jquery cookieEvery time you are visiting a website, web browsers generate a unique session. Cookies are used to keep these sessions organized for each user. These are usually handled in the back-end with languages like PHP or Ruby. jQuery however, has a newer library that can simplify how it is done – with a jQuery Cookie. In this article, you will be learning how to create cookies, retrieve cookies as well as delete them.

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What is a Cookie?

Before cookies were developed, servers had no way to know whether requests they received came from the same web browser. This made it difficult for them to keep track of sessions and users, especially for websites that require logging in. This is why cookies were created and adopted as client-side storage.

Cookies are small and often encrypted text files, which are used by web developers to allow users to navigate their websites more efficiently. They are created when a user loads a certain website, which sends information to the browser for saving.  As long as these cookies exist, every time the user loads the same website, his session data is preserved. Some of the functions regulated using cookies are keeping users logged in (remembering their sign-in data), regulating how ads appear and managing how widgets or plug-ins work.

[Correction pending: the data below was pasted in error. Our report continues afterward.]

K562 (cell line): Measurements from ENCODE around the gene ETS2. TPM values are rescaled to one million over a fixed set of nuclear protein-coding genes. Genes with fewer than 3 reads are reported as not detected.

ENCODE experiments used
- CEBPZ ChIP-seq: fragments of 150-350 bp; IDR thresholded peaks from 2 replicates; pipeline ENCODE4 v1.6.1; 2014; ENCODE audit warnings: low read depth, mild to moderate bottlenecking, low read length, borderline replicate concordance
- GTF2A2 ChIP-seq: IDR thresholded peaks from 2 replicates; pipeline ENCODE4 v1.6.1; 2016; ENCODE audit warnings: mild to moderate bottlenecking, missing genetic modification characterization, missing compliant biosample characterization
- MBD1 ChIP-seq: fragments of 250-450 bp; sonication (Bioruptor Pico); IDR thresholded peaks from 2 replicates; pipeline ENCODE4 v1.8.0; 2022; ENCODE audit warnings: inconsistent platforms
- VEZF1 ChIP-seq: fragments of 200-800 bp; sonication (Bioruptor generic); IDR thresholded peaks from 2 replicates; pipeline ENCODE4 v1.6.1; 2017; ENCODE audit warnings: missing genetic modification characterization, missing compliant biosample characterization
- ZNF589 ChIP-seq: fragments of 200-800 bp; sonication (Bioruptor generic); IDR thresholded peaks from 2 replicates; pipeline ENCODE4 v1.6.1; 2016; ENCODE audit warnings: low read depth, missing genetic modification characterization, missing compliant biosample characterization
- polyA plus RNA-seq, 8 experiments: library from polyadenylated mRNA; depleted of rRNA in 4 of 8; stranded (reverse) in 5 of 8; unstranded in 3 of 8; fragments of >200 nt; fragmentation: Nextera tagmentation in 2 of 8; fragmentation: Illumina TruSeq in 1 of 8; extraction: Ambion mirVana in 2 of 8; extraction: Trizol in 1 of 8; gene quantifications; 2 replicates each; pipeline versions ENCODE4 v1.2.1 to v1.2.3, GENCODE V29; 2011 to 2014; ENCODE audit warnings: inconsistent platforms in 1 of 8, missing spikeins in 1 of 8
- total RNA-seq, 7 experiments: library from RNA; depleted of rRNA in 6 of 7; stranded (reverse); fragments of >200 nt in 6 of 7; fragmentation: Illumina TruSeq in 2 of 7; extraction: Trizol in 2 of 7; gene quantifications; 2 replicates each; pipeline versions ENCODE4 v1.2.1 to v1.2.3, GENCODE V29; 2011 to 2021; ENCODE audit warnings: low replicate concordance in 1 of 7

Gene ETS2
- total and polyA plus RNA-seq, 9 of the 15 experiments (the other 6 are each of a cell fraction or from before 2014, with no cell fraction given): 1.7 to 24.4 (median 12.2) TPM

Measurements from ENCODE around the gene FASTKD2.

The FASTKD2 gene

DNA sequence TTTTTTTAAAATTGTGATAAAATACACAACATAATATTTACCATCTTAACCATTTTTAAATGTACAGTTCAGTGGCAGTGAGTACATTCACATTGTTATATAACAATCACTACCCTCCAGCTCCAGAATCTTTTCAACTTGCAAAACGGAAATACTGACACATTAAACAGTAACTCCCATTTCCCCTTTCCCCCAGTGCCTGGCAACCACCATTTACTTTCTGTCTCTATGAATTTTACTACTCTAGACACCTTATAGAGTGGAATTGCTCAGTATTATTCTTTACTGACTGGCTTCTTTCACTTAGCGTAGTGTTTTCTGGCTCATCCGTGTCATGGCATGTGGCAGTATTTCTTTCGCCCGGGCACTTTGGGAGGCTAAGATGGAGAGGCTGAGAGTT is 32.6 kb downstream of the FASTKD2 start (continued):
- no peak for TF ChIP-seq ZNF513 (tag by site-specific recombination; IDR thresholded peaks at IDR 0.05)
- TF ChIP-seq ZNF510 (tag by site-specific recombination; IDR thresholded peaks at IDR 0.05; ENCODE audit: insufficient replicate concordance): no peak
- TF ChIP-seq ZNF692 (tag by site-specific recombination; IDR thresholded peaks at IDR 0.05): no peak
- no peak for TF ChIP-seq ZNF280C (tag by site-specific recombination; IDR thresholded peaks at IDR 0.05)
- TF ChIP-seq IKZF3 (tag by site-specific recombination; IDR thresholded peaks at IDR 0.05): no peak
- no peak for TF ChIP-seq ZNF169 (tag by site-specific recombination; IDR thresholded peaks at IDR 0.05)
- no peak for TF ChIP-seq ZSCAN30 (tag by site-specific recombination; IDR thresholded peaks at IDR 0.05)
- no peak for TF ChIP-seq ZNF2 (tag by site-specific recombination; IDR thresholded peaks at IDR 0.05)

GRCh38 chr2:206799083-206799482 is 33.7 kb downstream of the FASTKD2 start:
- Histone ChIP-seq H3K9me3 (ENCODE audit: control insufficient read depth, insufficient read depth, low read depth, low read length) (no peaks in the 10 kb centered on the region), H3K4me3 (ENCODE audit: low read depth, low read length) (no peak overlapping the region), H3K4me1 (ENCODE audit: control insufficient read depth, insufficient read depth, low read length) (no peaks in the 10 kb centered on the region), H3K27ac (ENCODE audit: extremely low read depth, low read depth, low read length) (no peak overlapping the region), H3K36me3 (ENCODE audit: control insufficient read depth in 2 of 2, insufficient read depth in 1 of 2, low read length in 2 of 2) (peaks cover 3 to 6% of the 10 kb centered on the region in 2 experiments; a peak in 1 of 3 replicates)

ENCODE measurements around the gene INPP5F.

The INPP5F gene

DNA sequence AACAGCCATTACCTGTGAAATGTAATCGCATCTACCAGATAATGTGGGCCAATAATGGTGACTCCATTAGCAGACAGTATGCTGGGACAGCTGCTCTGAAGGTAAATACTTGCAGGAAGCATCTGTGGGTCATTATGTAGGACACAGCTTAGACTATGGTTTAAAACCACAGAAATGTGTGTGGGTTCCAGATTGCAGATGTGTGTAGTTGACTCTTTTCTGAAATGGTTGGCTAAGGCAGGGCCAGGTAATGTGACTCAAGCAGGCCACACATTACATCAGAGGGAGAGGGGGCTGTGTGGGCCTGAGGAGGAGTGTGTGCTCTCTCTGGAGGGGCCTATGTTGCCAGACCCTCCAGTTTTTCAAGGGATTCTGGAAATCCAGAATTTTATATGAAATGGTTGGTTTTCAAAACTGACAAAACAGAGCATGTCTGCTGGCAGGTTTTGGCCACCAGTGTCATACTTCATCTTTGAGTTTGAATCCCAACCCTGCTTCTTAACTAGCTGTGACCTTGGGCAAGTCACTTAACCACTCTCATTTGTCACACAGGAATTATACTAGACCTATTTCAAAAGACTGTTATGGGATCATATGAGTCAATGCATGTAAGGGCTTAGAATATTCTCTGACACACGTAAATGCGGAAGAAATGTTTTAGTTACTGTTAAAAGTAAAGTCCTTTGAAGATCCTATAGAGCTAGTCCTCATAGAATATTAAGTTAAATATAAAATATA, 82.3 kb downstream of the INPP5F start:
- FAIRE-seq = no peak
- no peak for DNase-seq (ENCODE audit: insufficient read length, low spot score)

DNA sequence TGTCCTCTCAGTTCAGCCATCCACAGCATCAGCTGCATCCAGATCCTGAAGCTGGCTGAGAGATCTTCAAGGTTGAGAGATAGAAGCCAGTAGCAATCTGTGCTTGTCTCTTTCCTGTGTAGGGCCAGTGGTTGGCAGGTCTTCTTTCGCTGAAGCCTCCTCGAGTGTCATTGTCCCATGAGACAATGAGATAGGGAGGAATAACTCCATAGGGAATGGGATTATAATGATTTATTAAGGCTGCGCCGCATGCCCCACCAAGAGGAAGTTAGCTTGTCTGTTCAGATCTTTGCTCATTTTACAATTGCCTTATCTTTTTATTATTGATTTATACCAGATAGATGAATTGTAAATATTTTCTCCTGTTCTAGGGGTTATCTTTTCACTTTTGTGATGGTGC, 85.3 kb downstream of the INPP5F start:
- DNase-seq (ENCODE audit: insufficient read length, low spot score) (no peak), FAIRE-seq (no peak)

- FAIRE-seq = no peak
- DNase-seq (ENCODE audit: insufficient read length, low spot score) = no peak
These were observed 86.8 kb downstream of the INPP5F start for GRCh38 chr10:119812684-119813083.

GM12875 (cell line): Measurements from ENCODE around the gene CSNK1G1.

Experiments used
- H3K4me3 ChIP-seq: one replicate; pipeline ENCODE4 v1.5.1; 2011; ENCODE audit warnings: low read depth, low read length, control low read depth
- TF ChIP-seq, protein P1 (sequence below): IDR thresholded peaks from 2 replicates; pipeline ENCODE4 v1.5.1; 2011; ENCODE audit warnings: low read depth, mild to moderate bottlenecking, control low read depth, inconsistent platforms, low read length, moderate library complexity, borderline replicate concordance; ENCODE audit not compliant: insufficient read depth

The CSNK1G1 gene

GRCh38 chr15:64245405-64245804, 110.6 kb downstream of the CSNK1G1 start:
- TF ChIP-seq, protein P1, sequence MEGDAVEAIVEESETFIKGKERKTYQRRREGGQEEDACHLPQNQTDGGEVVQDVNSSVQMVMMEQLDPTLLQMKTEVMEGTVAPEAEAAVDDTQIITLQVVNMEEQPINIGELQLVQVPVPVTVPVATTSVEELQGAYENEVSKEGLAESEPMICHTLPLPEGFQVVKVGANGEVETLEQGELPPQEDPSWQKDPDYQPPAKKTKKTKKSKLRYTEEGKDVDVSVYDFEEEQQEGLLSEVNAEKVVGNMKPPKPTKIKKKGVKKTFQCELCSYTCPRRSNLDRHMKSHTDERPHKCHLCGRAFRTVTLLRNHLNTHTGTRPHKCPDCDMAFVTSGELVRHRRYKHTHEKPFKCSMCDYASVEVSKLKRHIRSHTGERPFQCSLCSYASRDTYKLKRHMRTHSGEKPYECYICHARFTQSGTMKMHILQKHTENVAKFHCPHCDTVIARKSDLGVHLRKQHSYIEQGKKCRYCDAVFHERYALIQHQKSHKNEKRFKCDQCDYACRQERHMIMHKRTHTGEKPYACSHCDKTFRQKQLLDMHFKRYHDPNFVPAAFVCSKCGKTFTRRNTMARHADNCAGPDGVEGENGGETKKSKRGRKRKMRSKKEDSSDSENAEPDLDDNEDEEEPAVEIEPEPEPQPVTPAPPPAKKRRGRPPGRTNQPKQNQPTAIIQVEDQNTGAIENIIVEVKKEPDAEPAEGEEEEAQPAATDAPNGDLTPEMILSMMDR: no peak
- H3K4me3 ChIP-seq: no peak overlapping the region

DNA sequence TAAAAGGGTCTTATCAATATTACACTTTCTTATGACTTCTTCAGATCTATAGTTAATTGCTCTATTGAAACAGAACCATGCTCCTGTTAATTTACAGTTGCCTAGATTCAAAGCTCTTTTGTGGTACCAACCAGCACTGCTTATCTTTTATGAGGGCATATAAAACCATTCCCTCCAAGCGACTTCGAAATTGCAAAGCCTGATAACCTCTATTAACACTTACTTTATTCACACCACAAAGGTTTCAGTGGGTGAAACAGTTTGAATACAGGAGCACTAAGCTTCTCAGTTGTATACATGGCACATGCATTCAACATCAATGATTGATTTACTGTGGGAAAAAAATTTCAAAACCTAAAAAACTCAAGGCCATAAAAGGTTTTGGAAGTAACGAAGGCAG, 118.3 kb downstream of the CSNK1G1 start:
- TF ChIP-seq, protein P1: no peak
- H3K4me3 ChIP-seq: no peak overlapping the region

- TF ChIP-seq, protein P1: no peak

jQuery Cookies

Compared to regular JavaScript, setting, retrieving and deleting cookies are relatively really easy. However, a jQuery Cookie is not included in the jQuery core by default. To start with, you will have to download and install the jquery.cookie library.

You can download the library from its GitHub repository here: https://github.com/carhartl/jquery-cookie

When you have the jquery.cookie.js, you will simply need to add it in your website pages. Include it after the jQuery library using code like:




After setting everything up, you are now ready to learn how to create, retrieve and delete cookies. There is one method used to both create and retrieve a cookie – cookie(). The difference between creating and retrieving relies on the parameters that you will be passing to the cookie() method.

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Creating a Cookie. There are 2 required parameters if you want to create a cookie:  name and value. The third parameter is optional – an object literal with additional options (path, domain, expires, secure).


$.cookie("visits", 21);

This code shows an example of the cookie() method with the 2 required parameters. The function of which is to track the number of times a user has visited a website. The first parameter “visits” is the name and the second parameter 10 is the value.

$.cookie("favorite-food", "Fries", {path: "/", domain: "jssample.com"});

In this example, the code made use of the 2 required parameters as well as the optional object literals, path and domain. “favorite-food” is the name, “Fries” is the value and the statement enclosed in the brackets with the path and domain keywords is the literal path where the cookie can be read and written.